Fangoria Ads

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Don’t ask why I decided to compile a gallery and slideshow of advertisements gathered from early issues of the horror magazine Fangoria. I don’t have a good answer. Rummaging through back issues looking for articles about prosthetics, special effects make-up and puppetry, I became a little distracted by the advertisements for video-cassettes (look how expensive it was, in the 1980s, to buy your own VHS tapes!), masks, books, t-shirts and gloopy, gory make-up effects. Ostensibly a journal celebrating the inventive evisceration of the human body, Fangoria actually comes across as a cheery community centre for enthusiasts of rubbery prosthetics and homemade horrors. You’ll find some familiar monsters in this gallery, and some lovely offers to help you simulate demonic possession, or a bit of  limb-lopping, gut chewing dismemberment in the comfort of your own home. Avoid if more than a little squeamish. Otherwise, enjoy a bit of 80s nostalgia. Some of these offers may no longer be available, though. Sorry.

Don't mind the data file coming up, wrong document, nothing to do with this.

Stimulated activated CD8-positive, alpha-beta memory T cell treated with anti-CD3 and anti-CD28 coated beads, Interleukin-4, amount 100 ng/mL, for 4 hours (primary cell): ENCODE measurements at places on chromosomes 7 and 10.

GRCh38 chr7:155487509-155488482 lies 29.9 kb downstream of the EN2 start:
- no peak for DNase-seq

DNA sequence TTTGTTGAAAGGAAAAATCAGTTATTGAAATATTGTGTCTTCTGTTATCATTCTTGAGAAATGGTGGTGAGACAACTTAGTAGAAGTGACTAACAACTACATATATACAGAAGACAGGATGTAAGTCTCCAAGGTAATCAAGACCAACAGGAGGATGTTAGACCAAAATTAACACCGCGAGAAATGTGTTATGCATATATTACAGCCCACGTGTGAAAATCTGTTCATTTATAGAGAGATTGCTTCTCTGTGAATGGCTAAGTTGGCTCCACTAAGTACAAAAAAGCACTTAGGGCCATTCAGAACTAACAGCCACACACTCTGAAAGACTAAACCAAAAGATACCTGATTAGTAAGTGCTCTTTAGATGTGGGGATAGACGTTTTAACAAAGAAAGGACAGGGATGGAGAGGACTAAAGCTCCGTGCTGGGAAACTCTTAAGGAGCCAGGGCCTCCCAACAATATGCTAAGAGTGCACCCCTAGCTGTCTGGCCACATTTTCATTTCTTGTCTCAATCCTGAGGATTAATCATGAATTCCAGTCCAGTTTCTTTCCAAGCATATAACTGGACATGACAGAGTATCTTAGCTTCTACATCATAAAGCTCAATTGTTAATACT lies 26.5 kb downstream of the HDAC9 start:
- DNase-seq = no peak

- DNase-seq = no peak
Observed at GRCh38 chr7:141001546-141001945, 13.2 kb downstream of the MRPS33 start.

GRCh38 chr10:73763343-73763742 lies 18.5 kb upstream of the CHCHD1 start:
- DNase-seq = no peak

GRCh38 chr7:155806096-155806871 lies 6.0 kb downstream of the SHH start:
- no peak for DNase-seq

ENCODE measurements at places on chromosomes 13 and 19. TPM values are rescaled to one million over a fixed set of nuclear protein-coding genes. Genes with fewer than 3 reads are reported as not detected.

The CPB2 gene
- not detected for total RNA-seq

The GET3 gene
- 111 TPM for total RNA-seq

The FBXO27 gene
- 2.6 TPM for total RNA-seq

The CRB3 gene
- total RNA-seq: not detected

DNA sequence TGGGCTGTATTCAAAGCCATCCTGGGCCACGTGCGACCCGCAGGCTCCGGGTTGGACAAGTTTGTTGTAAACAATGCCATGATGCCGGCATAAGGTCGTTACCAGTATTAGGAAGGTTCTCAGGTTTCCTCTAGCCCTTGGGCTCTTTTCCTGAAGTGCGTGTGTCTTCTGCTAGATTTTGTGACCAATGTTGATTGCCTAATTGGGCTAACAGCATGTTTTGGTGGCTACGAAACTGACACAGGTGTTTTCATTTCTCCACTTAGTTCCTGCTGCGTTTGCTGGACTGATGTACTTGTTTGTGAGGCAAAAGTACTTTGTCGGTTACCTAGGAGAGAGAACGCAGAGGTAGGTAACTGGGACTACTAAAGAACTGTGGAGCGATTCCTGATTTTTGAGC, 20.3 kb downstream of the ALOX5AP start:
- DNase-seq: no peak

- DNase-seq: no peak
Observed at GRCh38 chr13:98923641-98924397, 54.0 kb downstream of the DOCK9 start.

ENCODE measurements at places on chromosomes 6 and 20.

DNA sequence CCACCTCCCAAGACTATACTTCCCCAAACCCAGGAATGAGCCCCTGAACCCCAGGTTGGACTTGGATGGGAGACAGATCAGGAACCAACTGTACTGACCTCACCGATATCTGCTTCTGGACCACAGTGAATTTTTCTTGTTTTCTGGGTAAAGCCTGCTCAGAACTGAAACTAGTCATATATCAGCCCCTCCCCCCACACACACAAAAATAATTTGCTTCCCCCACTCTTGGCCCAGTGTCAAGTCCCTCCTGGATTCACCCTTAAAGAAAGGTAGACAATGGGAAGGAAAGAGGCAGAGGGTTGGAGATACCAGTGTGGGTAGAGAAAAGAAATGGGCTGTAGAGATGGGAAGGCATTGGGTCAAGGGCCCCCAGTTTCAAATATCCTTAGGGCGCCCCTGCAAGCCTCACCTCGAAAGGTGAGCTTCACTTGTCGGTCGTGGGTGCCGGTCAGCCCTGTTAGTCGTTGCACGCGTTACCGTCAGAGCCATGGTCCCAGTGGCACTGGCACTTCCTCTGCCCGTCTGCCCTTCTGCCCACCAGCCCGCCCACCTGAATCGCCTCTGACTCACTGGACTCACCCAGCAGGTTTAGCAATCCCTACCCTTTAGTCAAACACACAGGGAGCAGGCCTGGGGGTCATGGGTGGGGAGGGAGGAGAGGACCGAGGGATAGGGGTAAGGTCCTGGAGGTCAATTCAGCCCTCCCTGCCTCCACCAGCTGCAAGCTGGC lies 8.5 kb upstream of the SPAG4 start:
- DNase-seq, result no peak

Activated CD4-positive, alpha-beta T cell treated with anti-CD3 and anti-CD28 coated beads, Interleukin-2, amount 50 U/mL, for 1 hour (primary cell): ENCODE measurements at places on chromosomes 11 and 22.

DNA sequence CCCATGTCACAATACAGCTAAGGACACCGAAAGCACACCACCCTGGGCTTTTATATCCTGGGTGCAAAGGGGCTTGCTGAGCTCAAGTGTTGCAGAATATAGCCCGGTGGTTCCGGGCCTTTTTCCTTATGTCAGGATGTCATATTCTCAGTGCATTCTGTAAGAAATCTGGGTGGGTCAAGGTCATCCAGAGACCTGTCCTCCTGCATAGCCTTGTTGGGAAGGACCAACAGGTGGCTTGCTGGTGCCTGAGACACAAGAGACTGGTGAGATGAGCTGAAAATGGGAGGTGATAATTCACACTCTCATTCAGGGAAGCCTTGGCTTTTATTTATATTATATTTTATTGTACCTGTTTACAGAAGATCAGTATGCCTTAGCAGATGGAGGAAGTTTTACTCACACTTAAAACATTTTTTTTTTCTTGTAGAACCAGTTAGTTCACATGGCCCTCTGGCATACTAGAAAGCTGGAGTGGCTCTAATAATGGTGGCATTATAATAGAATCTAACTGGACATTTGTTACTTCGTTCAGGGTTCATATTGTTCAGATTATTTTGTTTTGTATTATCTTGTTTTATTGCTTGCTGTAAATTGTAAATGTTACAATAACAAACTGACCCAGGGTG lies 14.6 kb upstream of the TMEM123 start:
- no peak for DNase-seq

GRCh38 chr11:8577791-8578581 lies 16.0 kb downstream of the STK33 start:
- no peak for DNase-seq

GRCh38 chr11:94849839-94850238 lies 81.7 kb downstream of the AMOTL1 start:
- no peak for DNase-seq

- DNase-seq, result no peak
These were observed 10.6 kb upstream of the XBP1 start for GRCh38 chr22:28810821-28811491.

Picture of the Week #14: Famous Monsters of Filmland


[Issue #57 features The Green Slime on its cover: an MGM production shot at Toei studios in Japan, it was directed by Kinji Fukasaku, who would later become better known as the director of Battle Royale.]

This Friday’s fotographic fiesta is a fabulous full-fat feast of freakish filmic fings from Forrest’s Famous Monsters of Filmland. Gorgeously garish covers from Forrest J. Ackerman‘s (1916 – 2008) legendary magazine (1958 – 1983), they show a side of cinema that is a gallery of great characters, a toytown of rubbery make-up, miniature models and marauding aliens. Siphoning off the scares to show these hoardes of monsters as almost near-friendly creatures happy to pose for a portrait or crack a half smile for the artist, the mag captures Ackerman’s affection for the films and the ephemera they left behind. His collections of memorabilia were peerless. Click below for many more covers, and take a YouTube tour of his mansion if you don’t believe me:

Click here to read on…